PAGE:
“I think that Indian e-commerce is near the peak of an investment bubble,” said Porter Erisman, a tech entrepreneur who wrote a book about his experience as an executive in the early days of massive Chinese e-commerce website Alibaba.com. “The rush of money has led to a lot of e-commerce companies chasing market share at all costs.”
Some companies are riding the wave. Online retailer Infibeam — which posted its first profits in 2014 — has pegged its value at $334 million as it readies its first public stock offering of an Indian e-commerce company on March 21. Former Amazon executive Vishal Mehta founded Infibeam in Ahmedabad in 2007.
Some companies are indulging in bubblelike behavior. Online clothing retailer Jabong.com hired writers and launched a fashion magazine with a print run of nearly 200,000 copies — copies that were never distributed. “They were just lying around,” said Sharin Bhatti Nair, a former staff writer for the magazine who now runs a co-working space for entrepreneurs in Mumbai.
Another shadow over the industry is being cast by Indian states looking to capture some of the revenues as Web-based sales boom.
The Mumbai-based Economic Times reported this week that three states — Uttarakhand, Bihar and Assam — have imposed an “entry tax” on goods purchased online from outside their borders, and more states are looking to follow suit. E-sellers complain this amounts to a double sales tax on their goods and could leave them uncompetitive against traditional brick-and-mortar retailers.
“The practice smacks of some kind of predatory tax regime which is being promoted by some states,” Subho Ray, president of the Internet and Mobile Association of India, told the newspaper.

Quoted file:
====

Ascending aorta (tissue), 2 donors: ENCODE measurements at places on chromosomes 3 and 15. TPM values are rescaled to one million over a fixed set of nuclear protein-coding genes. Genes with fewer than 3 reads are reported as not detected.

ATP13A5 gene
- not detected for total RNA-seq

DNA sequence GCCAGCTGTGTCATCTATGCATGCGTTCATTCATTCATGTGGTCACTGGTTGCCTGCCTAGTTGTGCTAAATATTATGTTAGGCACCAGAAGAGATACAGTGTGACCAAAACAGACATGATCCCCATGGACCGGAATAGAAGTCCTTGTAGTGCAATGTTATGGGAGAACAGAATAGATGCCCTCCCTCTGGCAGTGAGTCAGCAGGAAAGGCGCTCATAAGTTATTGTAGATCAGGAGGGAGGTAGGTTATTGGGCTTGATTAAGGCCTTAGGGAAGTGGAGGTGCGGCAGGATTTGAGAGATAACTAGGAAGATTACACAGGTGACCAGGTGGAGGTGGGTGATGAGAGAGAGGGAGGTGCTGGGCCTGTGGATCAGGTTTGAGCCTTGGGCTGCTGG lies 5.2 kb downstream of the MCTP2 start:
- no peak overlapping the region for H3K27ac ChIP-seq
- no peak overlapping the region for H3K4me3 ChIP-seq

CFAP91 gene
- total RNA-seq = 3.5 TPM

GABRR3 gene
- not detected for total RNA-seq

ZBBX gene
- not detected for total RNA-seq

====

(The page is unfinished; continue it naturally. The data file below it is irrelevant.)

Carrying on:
Fraud is also increasingly commonplace on Indian e-marketplaces too, said a former investor with a major firm that worked with Indian startups. Mobile phone peddlers can hock high-value phones to relatives or accomplices to score incentives again and again for reselling the same item, for example, he said, under most vendor arrangements.
“The burn rates were very high and continue to be high,” said the investor. “We’ve heard numbers as high as $1 million a day being burned.”
Couriers like Mr. Imam feel the brunt of the companies’ unsustainable choices, as customers complain and pressures mount.
Jabong.com offers free delivery and free returns on items that cost less than $5, according to the company’s website. Customers often return delivered items, take store credit and then buy something else online for delivery the next day with that credit. As a result, couriers repeatedly visit the same house to bring products paid for with the same store credit many times over.
The companies most exposed to the unsustainable business models won’t survive when the bubble bursts, said Mr. Erisman, who was an executive at Alibaba in the early 2000s.
“The same thing happened in the early days of China’s e-commerce boom,” he said. “I would advise the heads of e-commerce companies in India to focus on saving the money they raised and prepare for winter.”